Target, Commitment, Acceptance

Rob Rashell
Director of Instruction
TPC Scottsdale
Scottsdale, AZ

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I remember playing in a Gateway Tour event about 15 years ago at Talking Stick North course, being in the second to last group, and coming down the last hole. I had just hit two of the best shots of my life and made eagle on 17, but the last time I’d looked at the leader board on 16, I was four back with two to play, I needed eagle birdie to have a chance. 

I got over my second shot on 18 and my mind was racing, I don’t even remember what I was thinking. I just remember I was nervous, and couldn’t get focused on what I wanted to do, so instead of just pulling the trigger and hoping for the best, I thought, ‘back away and restart”. So, I walked over to my bag, threw my 8 iron back in, and started over. I had written these three words on the front of my yardage book and as soon as I saw them, felt my mind shifting to what I needed to accomplish.

The pin was on the left edge of the green, and knowing I needed to make birdie to have a chance, I thought of nothing else, just my stock two or three yard draw right at the pin. A lot of times I’ll walk into a shot with clear intention, only to bail on that intention at the last minute. Which leads to...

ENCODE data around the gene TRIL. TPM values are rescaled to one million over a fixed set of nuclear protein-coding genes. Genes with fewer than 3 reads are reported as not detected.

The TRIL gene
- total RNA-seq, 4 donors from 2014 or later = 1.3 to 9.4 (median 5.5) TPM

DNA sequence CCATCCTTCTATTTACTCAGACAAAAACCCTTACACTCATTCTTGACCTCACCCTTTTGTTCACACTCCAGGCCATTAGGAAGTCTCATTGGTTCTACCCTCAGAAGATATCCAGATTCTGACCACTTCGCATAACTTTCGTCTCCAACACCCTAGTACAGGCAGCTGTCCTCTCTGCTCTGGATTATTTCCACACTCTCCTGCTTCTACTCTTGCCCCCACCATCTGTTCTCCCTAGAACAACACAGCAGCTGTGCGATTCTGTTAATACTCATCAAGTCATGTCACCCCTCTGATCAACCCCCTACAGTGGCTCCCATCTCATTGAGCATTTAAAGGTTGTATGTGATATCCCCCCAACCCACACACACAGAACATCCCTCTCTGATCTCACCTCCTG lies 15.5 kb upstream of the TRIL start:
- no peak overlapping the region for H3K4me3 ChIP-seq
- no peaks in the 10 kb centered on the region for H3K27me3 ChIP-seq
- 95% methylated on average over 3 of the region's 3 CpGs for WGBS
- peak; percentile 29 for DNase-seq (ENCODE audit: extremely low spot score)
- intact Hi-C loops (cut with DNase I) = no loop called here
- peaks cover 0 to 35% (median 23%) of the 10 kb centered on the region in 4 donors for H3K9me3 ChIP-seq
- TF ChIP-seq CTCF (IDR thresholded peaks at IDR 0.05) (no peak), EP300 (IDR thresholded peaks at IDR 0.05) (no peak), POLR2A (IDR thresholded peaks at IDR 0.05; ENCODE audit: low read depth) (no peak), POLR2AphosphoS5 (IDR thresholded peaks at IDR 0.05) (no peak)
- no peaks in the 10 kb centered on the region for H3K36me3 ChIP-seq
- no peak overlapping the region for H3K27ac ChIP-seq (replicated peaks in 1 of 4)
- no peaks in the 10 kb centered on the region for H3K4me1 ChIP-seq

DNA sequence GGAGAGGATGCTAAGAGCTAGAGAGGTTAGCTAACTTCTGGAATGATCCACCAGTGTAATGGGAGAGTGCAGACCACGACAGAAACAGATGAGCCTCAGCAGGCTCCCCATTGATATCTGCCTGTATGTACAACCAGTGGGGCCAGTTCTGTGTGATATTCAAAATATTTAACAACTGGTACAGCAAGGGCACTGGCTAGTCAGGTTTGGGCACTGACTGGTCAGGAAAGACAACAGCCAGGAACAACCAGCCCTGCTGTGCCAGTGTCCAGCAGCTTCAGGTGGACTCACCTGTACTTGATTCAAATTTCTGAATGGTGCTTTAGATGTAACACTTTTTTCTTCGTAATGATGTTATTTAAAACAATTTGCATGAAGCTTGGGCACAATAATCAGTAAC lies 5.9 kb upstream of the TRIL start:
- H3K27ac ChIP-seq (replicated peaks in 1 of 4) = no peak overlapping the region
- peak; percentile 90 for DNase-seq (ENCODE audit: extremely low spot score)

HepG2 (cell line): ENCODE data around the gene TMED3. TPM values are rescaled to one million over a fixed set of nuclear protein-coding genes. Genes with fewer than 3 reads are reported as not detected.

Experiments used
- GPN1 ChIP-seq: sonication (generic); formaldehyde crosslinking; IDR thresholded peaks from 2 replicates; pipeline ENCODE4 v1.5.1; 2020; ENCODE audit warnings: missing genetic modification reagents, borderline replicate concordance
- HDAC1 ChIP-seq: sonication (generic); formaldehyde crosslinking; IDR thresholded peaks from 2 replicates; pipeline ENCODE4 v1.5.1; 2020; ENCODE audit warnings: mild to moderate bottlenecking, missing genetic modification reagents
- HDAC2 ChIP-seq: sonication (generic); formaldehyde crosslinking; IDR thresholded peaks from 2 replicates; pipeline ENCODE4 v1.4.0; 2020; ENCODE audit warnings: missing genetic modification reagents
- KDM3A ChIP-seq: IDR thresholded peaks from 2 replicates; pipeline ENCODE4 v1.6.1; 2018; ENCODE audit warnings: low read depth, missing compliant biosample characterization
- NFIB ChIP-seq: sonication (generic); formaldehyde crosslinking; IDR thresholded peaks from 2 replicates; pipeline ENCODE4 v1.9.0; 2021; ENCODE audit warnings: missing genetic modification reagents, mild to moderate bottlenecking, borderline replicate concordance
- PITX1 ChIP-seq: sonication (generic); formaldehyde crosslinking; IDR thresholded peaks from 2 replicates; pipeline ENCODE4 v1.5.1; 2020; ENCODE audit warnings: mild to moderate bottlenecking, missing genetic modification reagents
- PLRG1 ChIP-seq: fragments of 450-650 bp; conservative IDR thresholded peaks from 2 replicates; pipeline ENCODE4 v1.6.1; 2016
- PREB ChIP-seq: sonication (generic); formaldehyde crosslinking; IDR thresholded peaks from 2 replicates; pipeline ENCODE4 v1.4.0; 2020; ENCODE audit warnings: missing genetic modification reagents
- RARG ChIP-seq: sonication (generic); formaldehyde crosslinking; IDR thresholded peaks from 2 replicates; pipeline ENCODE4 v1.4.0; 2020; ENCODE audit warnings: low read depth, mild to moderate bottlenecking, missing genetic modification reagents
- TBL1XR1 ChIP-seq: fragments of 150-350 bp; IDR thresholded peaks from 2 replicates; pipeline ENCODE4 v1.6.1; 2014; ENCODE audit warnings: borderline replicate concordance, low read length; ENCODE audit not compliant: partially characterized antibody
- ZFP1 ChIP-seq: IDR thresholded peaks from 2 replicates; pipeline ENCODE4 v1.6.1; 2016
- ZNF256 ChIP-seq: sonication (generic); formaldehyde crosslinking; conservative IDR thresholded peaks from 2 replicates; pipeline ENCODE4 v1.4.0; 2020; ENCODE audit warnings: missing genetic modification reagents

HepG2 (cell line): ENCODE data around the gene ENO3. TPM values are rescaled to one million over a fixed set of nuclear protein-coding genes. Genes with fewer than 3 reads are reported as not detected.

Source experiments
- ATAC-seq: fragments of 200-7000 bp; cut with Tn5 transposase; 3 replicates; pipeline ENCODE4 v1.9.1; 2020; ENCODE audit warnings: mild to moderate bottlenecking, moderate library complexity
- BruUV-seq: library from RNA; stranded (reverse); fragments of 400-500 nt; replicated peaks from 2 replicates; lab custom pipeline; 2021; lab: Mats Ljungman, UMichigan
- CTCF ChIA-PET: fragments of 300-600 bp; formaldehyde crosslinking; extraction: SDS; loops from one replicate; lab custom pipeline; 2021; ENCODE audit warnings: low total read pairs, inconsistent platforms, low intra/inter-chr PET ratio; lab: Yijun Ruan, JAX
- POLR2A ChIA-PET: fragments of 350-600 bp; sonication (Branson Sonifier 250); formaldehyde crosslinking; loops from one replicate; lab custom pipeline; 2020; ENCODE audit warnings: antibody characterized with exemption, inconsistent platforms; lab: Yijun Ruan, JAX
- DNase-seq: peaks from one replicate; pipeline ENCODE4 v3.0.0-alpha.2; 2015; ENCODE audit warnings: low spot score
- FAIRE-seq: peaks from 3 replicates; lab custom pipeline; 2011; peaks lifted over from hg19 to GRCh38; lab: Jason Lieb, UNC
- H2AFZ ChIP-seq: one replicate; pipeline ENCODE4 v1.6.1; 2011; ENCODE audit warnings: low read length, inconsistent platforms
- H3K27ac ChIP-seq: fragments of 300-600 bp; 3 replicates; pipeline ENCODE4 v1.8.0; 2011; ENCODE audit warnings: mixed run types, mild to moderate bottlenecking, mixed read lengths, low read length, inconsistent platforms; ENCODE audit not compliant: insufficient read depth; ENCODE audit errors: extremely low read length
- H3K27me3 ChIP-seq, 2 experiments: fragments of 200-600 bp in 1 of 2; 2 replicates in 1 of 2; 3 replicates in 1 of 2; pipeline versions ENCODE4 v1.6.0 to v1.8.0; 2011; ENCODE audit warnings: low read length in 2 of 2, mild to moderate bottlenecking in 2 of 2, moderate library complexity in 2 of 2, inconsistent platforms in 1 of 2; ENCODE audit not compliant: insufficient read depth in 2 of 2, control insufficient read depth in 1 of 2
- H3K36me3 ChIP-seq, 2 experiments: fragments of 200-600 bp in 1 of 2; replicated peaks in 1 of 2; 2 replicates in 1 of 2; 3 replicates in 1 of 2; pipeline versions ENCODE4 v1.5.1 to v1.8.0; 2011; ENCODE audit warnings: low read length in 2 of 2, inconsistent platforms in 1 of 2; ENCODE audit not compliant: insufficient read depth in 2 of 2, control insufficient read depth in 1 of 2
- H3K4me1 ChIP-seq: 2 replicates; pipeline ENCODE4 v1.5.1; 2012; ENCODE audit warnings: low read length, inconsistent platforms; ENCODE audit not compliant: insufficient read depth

With adrenaline and the situation, committing to the target was a little easier than normal. Commitment takes practice and discipline. Start with one or two committed shots in a round and build from there, takes time to build this focus.

Once you’ve dialed in a target and are fully committed to executing, have the freedom to let it rip and accept the outcome. Learn from the process and use it to get better. In my situation, I hit another really great shot about 10 feet behind the hole, only to just miss my birdie attempt. We all hit good and bad shots, accepting allows us to learn from the shot. What did I do well? What would I do different? Give yourself a little time to anchor the great shot, knowing it was exactly what you intended or rehearse what you should have done, both are equally important in developing as a player.

I was putting my clubs in the trunk of my car, and one of the Gateway officials drove out in a golf cart and said, “Congrats! Nice Win.” The leader finished double bogey, bogey and handed me the tournament, what a game. 

Target, Commitment, Acceptance. Maybe it will help you play just a little bit better, good luck! 

Rob Rashell is now the Director of Instruction at Desert Forrest located in Scottsdale, Arizona. You can reach Rob at